Should you attend a coding bootcamp?

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72% of employers think bootcamp grads are “just as prepared” to be high performers as degree holders. 12% of employers take it even further to say bootcamp graduates are more prepared to be successful in the workplace than those with a traditional computer science degree. With the demand for developers projected to increase exponentially over the next decade, coding bootcamps are quickly rising in the ranks of viable options to jumpstart a career in tech.

But how do you know if a coding bootcamp is right choice for you? There are many benefits of both coding bootcamps and traditional CS degrees. Seen has rounded up factors to consider when determining how to begin your career as a developer.


Not all bootcamps are created equal

With over 90 coding bootcamps in the U.S. alone, choosing a camp can be a daunting task, especially when many of those camps receive mixed reviews from graduates and mentors. To begin to narrow down your search, ask yourself these questions:

  • What language(s) do I want to learn?
  • How much can I afford to spend on a coding education?
  • What is my learning style?
  • What are my professions goals?

Clearly defining the answers to these questions will help you weed out quite a few coding camps that simply won’t meet your needs. Furthermore, sites like Flatiron School and Course Report publish independently audited job reports and graduate employment data to ensure your investment is worth your while. 


ROI

If you’re operating on a budget, coding bootcamps are the better option for you. Coding bootcamp costs range from $10,000 to $20,000 total, while tuition at a four-year university for a traditional computer science degree falls anywhere between $20,000 to $60,000+ per year. And that’s not to mention the living costs of attending a university for four years.


Time commitment

While employers certainly value your education, 86% of tech hiring managers value extracurricular coding over GPA. A traditional university is more likely to give you this experience than a coding bootcamp, as well as ample time to practice. This is not to say extracurricular coding experience from a bootcamp is impossible to acquire, but you may need to be willing to take that initiative on your own.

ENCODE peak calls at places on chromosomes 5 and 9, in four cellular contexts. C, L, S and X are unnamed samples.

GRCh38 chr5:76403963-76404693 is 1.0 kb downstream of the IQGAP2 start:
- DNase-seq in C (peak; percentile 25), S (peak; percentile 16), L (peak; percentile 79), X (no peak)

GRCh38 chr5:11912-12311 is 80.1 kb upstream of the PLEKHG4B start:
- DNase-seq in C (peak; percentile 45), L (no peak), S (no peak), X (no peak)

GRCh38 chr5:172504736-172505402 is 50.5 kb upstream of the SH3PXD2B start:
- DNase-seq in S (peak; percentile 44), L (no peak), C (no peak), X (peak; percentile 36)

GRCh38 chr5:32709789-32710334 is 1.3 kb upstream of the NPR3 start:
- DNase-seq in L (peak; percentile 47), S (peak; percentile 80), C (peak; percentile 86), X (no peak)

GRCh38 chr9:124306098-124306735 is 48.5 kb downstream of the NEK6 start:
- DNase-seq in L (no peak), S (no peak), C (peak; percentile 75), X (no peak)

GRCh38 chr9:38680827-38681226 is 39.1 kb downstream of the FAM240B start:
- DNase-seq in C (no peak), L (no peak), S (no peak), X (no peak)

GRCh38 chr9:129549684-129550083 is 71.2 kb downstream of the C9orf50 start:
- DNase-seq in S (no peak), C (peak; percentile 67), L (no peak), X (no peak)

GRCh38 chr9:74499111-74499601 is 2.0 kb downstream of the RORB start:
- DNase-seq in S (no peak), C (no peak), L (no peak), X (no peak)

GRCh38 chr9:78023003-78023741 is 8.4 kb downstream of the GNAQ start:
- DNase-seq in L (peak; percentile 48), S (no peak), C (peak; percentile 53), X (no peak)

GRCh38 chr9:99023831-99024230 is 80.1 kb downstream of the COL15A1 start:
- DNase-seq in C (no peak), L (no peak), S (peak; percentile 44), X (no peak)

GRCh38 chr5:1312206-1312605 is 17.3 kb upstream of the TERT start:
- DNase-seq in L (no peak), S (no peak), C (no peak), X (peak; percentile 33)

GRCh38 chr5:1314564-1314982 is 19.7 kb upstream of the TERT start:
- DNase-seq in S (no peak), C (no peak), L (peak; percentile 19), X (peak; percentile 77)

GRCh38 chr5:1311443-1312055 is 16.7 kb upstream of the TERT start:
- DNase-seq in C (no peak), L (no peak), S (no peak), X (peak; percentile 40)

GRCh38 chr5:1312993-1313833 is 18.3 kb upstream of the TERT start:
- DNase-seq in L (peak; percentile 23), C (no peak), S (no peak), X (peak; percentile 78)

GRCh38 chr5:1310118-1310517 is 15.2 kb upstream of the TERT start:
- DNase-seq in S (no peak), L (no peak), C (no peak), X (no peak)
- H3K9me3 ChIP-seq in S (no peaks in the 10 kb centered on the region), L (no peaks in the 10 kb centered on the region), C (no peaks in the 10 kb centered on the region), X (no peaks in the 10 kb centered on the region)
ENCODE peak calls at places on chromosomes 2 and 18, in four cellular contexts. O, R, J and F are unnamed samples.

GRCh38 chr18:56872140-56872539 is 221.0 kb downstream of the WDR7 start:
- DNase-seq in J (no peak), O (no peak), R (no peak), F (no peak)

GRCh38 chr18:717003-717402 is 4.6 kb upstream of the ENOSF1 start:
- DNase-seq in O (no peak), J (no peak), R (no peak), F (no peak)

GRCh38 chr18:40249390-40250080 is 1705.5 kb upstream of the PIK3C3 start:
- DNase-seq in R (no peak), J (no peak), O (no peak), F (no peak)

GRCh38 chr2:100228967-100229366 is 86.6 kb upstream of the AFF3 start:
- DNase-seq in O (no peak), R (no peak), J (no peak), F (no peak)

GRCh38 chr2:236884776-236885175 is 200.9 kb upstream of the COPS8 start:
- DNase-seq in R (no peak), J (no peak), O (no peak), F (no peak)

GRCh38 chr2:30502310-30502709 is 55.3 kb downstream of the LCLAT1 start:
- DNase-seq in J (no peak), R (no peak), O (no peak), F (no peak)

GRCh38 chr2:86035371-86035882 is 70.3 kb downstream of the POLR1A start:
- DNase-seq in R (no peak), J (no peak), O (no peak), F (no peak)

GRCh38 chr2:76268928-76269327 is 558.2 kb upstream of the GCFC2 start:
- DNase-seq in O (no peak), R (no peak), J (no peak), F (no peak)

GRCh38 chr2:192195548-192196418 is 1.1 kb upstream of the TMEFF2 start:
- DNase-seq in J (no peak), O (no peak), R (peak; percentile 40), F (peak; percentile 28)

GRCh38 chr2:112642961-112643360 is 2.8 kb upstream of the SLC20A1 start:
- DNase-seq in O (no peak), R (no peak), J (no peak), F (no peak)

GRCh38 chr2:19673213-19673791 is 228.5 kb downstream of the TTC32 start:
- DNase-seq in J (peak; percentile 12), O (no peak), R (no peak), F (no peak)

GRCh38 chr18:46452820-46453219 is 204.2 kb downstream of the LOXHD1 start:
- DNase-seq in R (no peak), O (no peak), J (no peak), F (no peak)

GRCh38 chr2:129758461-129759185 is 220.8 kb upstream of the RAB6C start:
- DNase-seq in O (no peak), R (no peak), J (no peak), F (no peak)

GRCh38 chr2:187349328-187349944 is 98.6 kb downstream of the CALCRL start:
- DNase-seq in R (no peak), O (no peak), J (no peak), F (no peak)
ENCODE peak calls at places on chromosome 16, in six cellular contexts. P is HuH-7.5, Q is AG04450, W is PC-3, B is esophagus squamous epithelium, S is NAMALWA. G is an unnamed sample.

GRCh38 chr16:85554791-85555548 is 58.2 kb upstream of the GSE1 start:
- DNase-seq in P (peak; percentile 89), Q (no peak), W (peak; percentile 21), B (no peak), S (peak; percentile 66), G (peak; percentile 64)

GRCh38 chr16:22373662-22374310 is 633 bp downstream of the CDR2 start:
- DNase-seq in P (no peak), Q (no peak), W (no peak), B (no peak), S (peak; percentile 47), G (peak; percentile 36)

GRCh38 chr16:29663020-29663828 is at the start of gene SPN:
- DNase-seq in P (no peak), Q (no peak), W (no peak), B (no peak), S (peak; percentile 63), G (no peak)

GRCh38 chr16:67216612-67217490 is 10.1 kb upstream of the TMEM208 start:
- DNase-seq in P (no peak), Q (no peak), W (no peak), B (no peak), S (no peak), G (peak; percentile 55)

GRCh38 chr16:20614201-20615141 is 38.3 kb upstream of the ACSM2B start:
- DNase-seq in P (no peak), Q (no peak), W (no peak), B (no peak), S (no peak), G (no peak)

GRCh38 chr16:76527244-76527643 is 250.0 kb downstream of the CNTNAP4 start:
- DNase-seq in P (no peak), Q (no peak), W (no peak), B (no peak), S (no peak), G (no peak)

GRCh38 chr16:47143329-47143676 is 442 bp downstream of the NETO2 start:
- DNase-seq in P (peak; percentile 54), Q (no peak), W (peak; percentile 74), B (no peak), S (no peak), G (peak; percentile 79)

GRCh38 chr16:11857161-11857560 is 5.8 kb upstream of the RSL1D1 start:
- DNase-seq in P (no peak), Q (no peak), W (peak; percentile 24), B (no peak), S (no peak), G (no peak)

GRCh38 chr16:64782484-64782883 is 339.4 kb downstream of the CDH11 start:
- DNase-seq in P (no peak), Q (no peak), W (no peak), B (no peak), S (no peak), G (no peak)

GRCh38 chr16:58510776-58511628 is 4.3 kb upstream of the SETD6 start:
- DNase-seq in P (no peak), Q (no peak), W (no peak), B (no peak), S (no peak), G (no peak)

Coding camps range from two to six months. If you’re a person with big obligations, whether that’s a family, a full-time job, or any other commitment, a coding boot camp will likely better suit your lifestyle. Similarly, four years of college is not for everyone. If you are they type of person who would rather see results quickly, a coding bootcamp is the path for you.


Curriculum differences

Given the difference between three months and four years, it should come as no surprise that curriculum varies hugely between the two options (and between coding camps themselves).

Computer science degree curriculum is generally known to offer a more rounded and comprehensive understanding of computer operating systems and the how’s and why’s. The components you will learn in a traditional four-year university, Java, C++, operating system design, and computer science theory, to name a few, are not necessarily what you will use to build the next cutting-edge app or website. But they will provide a solid foundation for programming and an in-depth knowledge of the algorithms that help developers scale apps.

Conversely, in a coding bootcamp you will learn the basic skills necessary to build websites and applications. Languages taught in bootcamps often include Ruby, Python, and JavaScript. Just remember that to demonstrate those extracurricular coding capabilities, you need to put in extra time outside of bootcamp hours to prepare you for success.


Longterm goals

When making a the decision to pursue a coding career, don’t neglect your long-term career goals (think 20-30 years from now).

What is your vision for your future? Do you see yourself as the VP of Engineering or CTO of a large corporation? If so, pursue a traditional CS degree. You will need an extremely comprehensive understanding of computers to make your dream a reality.

If you dream is to join a startup, or even launch a startup of your own, consider attending a coding bootcamp. The personal responsibility and initiative required to succeed in a camp will prove your drive and operational capability.


There’s no doubt about it. Employers are impressed by both coding bootcamp graduates and CS degree holders, and each bring a unique set of skills and experiences to the table. And remember, you are not limited to one. Budget too tight? Complete a coding bootcamp and pursue a CS degree later on in your career. Already have a CS degree? Attend a bootcamp to dive headfirst into a language you’re interested in mastering.

No matter what path you choose, prepare yourself to land your dream job and sign up for Seen to automatically be presented to top tech companies hiring developers like you.

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